I have observed the crime trend in Nigeria. But let me start by saying that there is no country in the world that is crime free. Even the developed countries are not immune to violent crimes. They even have high profile crimes. The Federal Government is doing its best to curtail the excesses of bandits. The police and the military are doing their best to checkmate the situation. Government has not folded its arms to allow a free reign by the bandits, no. government is working. We are even lucky that Boko Haram has been pushed to the periphery. If they were coming as they did before 2015, Nigeria would be under Boko Haram. Before this administration came, most of the local government areas in Borno State were under Boko Haram. Now, it is not like that. They are using hit and run tactic now. Do not forget that before now, they had come to Force Headquarters in Abuja and killed some policemen and injured others, even the UN office in Abuja was under attack and so on. But right now, attacks in major cities have been curtailed. So, I expect the governors to do more and so, I am advocating for community policing.

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Are you in support of state police?

I am not in support of state police. I am, however, in support of community policing. It would be difficult to have effective state police because of what governors are doing now. They would use the state police to get at their opponents. We can have community policing without having state police.

How do you mean?

This implies that police officers will be recruited to work in their localities. For instance, if an Uyo person is recruited to work in Uyo, he or she knows the terrain and the local language and would be able to interact adequately with the locals on any crime issue and the criminals would be apprehended. But, today, we have people being taken from one state to another, and when they get there, they float. They cannot find their bearing. They do not understand the local language. Therefore, we need localized policing.

Do we need to amend the Constitution to accommodate state police?

From my experience in politics, the governors would use state police against perceived political enemies. I would have called for the review of the Constitution if I was keen about state police but community policing can be done without the review of the Constitution. Therefore, it is not workable to centralize crime fighting in Abuja. We have six geopolitical zones in Nigeria and DIGs are the ones in charge of the zones. There are matters the DIGs can handle and such matters stop there, but now everything is sent to Abuja. It makes the place congested and the IG cannot do everything. And if we decentralize and establish community policing, crime wave in the country would be cut down drastically. I cannot say crime will be eliminated because no society is crime free.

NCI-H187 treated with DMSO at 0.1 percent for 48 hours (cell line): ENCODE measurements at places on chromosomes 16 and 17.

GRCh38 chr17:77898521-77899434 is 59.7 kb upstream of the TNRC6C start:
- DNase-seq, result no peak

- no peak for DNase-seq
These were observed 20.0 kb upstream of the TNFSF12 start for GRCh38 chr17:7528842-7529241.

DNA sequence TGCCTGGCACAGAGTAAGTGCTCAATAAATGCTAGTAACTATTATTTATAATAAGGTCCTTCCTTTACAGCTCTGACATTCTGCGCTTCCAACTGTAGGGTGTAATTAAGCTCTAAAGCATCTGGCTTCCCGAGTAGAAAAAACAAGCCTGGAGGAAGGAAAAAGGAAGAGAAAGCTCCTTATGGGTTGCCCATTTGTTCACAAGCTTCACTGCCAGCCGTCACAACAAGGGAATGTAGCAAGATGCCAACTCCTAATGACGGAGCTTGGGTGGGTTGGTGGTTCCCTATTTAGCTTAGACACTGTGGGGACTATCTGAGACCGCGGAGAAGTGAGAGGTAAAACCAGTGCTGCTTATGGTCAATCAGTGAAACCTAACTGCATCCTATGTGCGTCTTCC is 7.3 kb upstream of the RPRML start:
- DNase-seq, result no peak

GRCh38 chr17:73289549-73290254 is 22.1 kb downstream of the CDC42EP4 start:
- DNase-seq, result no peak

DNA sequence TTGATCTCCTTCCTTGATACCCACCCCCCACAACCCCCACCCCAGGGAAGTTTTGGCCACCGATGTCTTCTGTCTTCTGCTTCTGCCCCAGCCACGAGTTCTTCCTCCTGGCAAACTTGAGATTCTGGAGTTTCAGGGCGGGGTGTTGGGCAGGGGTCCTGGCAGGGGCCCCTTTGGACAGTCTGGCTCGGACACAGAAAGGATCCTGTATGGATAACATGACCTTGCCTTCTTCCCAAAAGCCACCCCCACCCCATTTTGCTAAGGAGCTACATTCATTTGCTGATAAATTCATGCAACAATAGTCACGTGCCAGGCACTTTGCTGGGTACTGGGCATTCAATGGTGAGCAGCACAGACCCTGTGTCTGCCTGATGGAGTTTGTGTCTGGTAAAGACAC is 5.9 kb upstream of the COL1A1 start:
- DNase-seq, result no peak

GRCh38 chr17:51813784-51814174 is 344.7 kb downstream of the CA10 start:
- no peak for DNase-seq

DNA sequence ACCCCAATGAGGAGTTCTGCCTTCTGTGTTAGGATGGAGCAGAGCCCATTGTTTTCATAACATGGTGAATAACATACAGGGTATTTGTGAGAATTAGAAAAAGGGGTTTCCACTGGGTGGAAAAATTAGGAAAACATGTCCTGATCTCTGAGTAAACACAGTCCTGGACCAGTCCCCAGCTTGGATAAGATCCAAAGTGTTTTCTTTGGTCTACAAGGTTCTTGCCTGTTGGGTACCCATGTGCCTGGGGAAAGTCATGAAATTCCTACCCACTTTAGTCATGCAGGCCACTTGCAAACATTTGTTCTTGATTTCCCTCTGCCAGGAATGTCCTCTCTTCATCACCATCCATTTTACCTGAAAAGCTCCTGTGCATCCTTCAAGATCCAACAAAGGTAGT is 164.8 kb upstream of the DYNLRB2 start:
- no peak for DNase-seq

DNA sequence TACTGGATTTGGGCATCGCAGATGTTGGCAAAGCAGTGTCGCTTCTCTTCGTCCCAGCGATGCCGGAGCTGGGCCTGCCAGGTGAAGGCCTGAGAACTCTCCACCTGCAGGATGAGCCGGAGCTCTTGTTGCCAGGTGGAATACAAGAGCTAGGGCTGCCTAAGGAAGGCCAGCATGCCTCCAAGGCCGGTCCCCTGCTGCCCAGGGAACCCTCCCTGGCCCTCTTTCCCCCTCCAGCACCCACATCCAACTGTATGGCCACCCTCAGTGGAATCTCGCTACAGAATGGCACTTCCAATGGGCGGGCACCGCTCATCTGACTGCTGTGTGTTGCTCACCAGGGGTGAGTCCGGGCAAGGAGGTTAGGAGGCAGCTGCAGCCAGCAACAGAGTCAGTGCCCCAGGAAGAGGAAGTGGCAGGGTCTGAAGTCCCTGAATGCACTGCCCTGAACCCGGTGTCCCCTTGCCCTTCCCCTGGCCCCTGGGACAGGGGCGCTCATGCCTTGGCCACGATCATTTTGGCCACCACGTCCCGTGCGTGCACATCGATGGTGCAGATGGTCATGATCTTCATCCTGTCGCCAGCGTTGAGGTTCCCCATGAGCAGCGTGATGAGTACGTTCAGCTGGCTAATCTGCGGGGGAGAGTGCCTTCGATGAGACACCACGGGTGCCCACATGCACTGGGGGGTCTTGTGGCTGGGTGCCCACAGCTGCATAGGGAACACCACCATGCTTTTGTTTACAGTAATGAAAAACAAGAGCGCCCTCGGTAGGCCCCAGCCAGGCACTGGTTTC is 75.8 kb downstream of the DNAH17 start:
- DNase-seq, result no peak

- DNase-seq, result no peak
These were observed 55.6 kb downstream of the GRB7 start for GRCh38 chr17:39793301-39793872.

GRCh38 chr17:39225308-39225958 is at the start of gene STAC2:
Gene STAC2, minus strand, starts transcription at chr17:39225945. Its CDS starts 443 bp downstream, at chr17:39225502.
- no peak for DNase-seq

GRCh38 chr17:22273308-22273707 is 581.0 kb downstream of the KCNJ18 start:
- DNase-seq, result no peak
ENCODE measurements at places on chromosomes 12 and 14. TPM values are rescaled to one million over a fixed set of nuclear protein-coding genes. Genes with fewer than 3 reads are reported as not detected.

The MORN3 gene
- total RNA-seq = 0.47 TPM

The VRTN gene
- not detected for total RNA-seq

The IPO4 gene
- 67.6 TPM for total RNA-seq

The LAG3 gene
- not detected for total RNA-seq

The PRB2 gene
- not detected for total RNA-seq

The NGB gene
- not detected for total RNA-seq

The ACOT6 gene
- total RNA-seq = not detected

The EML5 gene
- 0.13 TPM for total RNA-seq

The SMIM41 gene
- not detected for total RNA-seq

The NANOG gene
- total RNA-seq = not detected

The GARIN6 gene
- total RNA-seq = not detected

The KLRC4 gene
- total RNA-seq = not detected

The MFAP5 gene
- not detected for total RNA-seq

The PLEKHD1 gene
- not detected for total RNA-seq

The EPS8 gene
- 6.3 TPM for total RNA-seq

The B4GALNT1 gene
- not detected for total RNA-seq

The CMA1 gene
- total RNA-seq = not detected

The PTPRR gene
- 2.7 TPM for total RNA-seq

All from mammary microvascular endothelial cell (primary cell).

What actually is the problem of the police?

The problem of the police is that they do not have enough manpower and they are poorly equipped. State governments have made series of mistakes when it comes to security. And it did not start today. There are some states where I worked and the governors would say “police are not under us”. But internal security is primarily the duty of state governors. That is why they have security vote. You cannot say you are a governor when your state is on fire and you refuse to extinguish it. I remember when I served in Ogun State, then-Governor Olusegun Osoba gave me brand new vehicles and other gadgets that I used to fight the bad boys. Former Governor James Ibori of Delta State too purchased new equipment and vehicles for the police. And that encouraged me so much. So I want to appeal to state governors not to wait for the Federal Government. Let them help the security agencies to succeed, so that they can have peace in their various states.